The Ambits Code of Conduct: The Compass of the Ambits Mentor

The Ambits Code of Conduct: The Compass of the Ambits Mentor

28 May 2021
Gerrit Sarens
Gerrit Sarens
  • Based on the experience built over the past year, we have written our Ambits Code of Conduct.

    The Ambits Code of Conduct articulates the desired behavior of mentors and mentees and clarifies the standards of professional conduct.

    The Ambits Code of Conduct has eight sections. Let’s have a look at the most important parts.

  • Let's start with the basics: what is mentoring?

  • An Ambits Mentor stimulates on-the-job learning by

    • challenging his mentee,
    • breaking through the barriers impeding personal growth,
    • sharing his knowledge & experience,
    • offering different viewpoints, and
    • providing pragmatic advice

    The ultimate purpose is to improve the mentee’s management and leadership capacities.

    Mentoring is different from coaching and consultancy and is never a results-based commitment.

    Moreover, a mentor is not a psychologist, psychiatrist, or therapist.

  • How are the mentoring goals defined?

  • The organization should benefit from the improvement of the mentee’s management and leadership capacities. Therefore, the mentoring objectives are always aligned with team and organizational goals.

  • What are the confidentiality principles?

  • Everything that the mentee shares with his/her Ambits Mentor is confidential. If, for whatever reason, information about the mentee needs to be shared with others, this can only be done upon the approval of the mentee.

  • Conditions for successful mentoring

  • From the mentee’s side, the following conditions need to be fulfilled to make mentoring work:

    The same applies from the mentor’s side:

    • Time commitment
    • Genuine interest to help the mentee grow
    • Empathy
    • Objectivity
    • Competent to help
    • Compliance with the Ambits way of working (process & tools)

    If one or several of these conditions are not fulfilled, the mentee or the mentor can pause or stop the mentoring.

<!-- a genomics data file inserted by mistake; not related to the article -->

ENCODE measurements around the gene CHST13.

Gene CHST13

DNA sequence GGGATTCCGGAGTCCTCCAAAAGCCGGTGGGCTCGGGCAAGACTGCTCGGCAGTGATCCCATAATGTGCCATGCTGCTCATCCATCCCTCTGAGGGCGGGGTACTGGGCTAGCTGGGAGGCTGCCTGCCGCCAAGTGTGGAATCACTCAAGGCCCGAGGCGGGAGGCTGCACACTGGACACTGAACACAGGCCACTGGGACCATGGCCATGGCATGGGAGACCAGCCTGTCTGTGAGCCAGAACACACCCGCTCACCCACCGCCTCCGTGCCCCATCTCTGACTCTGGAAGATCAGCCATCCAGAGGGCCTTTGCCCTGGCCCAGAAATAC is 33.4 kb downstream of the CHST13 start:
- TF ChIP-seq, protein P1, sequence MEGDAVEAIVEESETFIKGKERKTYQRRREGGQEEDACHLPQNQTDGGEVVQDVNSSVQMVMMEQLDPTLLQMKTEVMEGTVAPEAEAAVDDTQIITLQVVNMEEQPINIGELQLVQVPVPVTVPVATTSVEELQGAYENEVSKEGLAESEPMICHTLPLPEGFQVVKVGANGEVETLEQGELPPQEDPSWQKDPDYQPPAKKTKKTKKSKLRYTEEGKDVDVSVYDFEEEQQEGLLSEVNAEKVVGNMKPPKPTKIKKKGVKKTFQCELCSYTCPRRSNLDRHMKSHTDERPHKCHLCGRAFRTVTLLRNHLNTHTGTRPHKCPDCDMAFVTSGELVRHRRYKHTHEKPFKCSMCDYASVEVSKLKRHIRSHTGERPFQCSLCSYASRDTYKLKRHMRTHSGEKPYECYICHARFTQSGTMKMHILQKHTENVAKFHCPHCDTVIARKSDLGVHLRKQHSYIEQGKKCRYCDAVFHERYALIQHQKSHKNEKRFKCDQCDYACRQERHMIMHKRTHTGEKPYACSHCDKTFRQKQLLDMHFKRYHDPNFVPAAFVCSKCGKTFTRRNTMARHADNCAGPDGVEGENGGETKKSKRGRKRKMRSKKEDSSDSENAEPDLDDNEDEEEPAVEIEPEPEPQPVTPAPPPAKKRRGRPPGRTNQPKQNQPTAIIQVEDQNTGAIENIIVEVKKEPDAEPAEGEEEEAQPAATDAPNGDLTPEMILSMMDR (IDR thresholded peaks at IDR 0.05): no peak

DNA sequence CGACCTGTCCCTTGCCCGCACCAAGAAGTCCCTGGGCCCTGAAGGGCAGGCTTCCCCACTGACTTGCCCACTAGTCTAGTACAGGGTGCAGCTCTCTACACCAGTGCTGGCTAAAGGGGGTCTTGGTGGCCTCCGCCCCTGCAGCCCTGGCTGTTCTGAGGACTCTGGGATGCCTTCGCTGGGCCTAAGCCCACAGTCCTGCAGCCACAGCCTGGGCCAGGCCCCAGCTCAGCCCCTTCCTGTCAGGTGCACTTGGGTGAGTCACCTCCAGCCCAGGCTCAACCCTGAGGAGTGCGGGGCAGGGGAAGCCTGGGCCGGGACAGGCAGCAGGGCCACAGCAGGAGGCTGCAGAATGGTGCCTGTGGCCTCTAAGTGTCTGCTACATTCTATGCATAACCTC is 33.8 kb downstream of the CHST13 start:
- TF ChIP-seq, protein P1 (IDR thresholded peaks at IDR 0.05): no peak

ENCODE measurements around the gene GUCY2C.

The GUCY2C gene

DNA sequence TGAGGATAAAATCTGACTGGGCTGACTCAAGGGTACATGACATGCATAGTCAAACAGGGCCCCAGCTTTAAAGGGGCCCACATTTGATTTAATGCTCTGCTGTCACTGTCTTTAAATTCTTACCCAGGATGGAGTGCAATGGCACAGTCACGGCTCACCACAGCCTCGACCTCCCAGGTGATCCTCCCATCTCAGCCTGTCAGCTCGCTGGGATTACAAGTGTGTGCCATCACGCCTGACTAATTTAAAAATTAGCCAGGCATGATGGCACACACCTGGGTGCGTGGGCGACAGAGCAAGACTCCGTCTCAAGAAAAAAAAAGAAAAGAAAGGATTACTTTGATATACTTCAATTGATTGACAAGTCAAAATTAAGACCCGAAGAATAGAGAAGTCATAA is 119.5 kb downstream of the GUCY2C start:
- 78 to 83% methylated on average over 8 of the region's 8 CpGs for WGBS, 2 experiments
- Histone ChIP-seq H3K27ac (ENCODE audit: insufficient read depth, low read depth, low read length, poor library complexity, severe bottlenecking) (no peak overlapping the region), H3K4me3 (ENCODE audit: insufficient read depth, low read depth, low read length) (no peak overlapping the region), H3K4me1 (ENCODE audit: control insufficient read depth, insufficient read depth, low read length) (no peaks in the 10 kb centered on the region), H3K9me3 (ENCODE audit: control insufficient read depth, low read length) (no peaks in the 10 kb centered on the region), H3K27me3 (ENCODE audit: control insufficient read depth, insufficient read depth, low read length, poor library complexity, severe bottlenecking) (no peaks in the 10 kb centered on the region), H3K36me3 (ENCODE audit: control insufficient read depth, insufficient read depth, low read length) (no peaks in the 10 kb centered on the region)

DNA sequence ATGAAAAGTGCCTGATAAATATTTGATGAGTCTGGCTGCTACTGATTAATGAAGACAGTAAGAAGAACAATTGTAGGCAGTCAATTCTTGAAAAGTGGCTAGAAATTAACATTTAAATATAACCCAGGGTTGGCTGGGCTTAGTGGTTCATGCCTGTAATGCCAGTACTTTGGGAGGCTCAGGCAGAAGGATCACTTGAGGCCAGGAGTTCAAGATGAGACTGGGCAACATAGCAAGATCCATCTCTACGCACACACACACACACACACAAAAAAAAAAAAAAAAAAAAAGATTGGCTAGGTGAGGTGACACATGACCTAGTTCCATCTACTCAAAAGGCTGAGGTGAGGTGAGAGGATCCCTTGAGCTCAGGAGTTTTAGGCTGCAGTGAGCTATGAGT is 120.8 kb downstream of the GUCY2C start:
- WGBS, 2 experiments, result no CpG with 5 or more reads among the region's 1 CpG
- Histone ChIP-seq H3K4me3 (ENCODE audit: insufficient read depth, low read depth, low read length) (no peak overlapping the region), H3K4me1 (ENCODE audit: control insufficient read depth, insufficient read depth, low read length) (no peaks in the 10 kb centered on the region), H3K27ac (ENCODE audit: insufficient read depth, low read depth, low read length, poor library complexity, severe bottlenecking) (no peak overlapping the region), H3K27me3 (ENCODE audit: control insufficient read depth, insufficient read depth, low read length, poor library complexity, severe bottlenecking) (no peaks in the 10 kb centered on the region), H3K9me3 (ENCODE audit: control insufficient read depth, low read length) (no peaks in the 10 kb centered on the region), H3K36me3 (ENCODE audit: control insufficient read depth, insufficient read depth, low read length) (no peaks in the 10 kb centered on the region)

Struggles of a manager

Managers are

  • not or inadequately trained in this role


    • lack self-confidence
    • don’t know how to go from being a colleague to being a boss
    • need to loosen up on the command & control leadership style
    • must let go of the (technical) expert status
    • cannot give or accept constructive feedback
    • feel pressure to perform as manager
    • have difficulty building relationships
    • want to be liked by everyone or want to be the ‘bad boss’
    • play the hero
  • are struggling


    • stay too involved in operations
    • have trouble prioritizing
    • cannot delegate
    • fear conflict situations
    • disconnect from the team
    • deal with flawed strategic thinking
    • do not relate to higher management
    • lack clear communication skills
    • remain not self-aware
    • avoid difficult conversations
    • miss political antennas
    • ...
  • capable of more


    • need mental preparation as successor
    • need to be able to lead big changes ahead
    • need to learn to be emotionally resilient and in control
    • need to learn to make big decisions fast without all the information
    • must become persuasive presenters
    • need to learn how to cultivate their own personal brand
    • need to learn how to lead by example
    • manage by trust, not by fear
    • need to overly develop empathy
    • ...
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